I would like you to use your imagination for a few minutes. Imagine standing in the middle of time square in New York City on a crystal clear night and staring up into the sky. What do you see? What CAN you see, in spite of all the bright lights around you that dilute the night sky? A few stars perhaps, for although the night is clear, the sky is awash in the brightness of the city below. Now imagine being magically teleported to a far northern place, let’s say a cabin on a lake in Northern Canada, far from everything. After your eyes adjust to the darkness, you stare up into the sky, the exact same sky you looked up into at Time Square. What do you see? Not just a few stars, but thousands of stars, constellations. clouds of stars, until the night sky seems to be more light than darkness. The sky did not change, but your perspective did change.
Just like in this story, sometimes we have to be uprooted and replanted in order to see things from a different perspective. And I am not speaking of physically being moved, but of being willing to shed off an old way of thinking or seeing, to turn around, or change our mind and our heart, to be open to seeing things anew. This necessarily means a death to self or a giving over of our rigidity. Jesus invites us to move from one stage to another when he says, “Let me make this clear. A single grain of wheat will never be more than a single grain of wheat unless it drops into the ground and dies. Because then it sprouts and produces a great harvest of wheat, all because of one grain.” John 12:24 By being willing to die to seeing things through only one lens and being willing to change our perspective, we may be surprised to find how much more of the majesty of God we re able to see.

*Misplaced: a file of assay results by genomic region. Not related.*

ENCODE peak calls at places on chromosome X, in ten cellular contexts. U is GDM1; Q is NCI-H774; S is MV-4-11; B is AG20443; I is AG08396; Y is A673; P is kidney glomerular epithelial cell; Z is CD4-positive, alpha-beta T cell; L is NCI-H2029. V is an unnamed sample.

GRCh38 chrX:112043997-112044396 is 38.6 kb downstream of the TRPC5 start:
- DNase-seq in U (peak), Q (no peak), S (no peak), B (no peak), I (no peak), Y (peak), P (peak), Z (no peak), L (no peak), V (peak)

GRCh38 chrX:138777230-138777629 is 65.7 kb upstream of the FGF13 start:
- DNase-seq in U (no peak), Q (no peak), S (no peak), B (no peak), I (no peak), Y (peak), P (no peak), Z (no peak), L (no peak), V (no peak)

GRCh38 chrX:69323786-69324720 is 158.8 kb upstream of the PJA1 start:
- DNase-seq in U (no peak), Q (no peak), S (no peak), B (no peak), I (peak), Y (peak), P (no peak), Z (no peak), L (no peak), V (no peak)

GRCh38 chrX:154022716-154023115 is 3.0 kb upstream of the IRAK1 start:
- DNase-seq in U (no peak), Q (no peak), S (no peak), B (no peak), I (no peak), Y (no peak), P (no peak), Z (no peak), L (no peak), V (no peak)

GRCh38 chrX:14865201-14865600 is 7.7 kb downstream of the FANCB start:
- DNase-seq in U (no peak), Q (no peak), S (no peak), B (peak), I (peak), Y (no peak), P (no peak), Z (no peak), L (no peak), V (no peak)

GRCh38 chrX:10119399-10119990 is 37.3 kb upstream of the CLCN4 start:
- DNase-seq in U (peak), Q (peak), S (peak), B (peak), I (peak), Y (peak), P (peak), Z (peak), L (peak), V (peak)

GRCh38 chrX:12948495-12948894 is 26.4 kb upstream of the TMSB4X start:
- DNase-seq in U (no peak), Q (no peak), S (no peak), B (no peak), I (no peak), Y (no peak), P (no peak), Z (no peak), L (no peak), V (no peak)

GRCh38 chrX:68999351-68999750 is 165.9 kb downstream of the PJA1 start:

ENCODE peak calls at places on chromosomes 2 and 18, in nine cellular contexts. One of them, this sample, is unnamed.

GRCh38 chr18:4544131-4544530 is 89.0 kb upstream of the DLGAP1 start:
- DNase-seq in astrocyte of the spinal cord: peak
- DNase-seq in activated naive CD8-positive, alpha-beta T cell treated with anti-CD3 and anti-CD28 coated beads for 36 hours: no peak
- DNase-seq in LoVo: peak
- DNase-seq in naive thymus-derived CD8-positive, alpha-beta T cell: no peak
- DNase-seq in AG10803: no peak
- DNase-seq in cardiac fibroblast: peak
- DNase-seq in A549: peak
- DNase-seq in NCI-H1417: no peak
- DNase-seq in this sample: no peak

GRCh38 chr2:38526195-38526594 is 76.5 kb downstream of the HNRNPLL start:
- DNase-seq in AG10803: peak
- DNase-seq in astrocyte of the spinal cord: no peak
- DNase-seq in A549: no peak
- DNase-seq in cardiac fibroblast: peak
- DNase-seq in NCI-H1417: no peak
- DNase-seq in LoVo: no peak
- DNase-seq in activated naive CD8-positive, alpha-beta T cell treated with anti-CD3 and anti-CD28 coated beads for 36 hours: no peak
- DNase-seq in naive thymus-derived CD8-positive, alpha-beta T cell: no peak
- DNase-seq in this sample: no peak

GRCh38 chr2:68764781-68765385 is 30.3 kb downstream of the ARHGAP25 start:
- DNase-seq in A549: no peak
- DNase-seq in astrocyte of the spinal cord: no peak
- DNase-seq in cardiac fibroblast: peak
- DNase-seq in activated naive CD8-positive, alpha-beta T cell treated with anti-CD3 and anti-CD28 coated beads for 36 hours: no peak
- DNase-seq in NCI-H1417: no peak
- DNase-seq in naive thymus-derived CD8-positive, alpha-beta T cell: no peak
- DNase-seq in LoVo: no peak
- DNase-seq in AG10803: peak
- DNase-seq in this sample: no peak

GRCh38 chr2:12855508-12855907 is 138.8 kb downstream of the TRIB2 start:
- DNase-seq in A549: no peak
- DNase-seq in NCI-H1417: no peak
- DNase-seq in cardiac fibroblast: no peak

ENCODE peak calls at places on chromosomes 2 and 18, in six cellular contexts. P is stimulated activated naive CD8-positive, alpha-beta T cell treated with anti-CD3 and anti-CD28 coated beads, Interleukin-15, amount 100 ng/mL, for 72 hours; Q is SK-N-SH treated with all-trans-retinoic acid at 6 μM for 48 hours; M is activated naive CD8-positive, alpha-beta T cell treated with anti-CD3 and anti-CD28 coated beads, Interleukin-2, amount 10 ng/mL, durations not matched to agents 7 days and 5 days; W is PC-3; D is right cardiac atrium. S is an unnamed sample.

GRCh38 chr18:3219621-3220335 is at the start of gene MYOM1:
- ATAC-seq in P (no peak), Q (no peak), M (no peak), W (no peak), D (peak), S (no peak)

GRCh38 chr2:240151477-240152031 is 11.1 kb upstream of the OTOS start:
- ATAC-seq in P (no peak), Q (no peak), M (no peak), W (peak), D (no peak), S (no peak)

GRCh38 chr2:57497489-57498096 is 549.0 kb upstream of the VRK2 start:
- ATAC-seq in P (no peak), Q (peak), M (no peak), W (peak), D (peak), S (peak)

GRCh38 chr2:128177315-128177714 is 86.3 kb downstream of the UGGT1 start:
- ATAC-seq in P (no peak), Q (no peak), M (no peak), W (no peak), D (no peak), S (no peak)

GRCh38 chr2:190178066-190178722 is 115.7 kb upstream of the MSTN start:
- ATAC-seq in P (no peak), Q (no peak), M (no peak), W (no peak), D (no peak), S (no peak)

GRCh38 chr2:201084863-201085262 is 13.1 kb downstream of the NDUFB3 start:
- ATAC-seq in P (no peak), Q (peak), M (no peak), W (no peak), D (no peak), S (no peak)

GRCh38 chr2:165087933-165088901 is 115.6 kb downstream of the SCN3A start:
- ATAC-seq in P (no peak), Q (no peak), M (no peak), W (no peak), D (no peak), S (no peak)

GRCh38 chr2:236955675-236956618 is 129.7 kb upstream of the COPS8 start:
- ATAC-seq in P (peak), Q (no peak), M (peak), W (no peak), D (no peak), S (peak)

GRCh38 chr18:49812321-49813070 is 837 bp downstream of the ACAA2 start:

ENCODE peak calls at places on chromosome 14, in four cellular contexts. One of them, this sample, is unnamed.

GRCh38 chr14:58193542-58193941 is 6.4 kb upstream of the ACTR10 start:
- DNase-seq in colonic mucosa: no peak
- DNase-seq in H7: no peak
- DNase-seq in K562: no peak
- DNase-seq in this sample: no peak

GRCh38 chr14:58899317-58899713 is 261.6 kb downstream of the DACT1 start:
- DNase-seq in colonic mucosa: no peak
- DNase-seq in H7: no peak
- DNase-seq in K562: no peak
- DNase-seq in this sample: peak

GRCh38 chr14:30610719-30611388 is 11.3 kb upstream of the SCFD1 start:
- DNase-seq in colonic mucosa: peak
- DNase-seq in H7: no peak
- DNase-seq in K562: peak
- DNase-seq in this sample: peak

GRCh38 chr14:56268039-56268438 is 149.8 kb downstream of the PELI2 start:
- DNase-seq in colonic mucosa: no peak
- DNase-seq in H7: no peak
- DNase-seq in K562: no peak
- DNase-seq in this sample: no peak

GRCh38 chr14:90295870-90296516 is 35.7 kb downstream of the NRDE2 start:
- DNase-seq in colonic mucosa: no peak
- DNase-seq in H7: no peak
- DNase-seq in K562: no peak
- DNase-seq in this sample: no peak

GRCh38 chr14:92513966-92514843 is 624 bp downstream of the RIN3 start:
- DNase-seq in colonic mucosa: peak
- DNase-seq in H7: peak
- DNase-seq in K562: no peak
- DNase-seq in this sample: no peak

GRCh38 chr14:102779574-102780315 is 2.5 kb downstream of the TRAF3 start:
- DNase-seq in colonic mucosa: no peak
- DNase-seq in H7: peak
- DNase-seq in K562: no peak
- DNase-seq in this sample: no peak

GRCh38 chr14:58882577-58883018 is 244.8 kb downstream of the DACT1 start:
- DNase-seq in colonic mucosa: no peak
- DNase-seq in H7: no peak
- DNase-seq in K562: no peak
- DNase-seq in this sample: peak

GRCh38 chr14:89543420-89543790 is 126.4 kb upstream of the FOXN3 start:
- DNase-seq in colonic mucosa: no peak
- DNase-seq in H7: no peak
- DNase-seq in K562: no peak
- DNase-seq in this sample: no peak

God’s majesty was present over the diluted sky of New York, but it was necessary for us to change our perspective, to move to a new way of seeing, in order to experience it in all of its glory. God’s love is even more real than the stars, close to us and surrounding us at all times. May we be willing to be set free of our clouded vision so that we might see it more abundantly.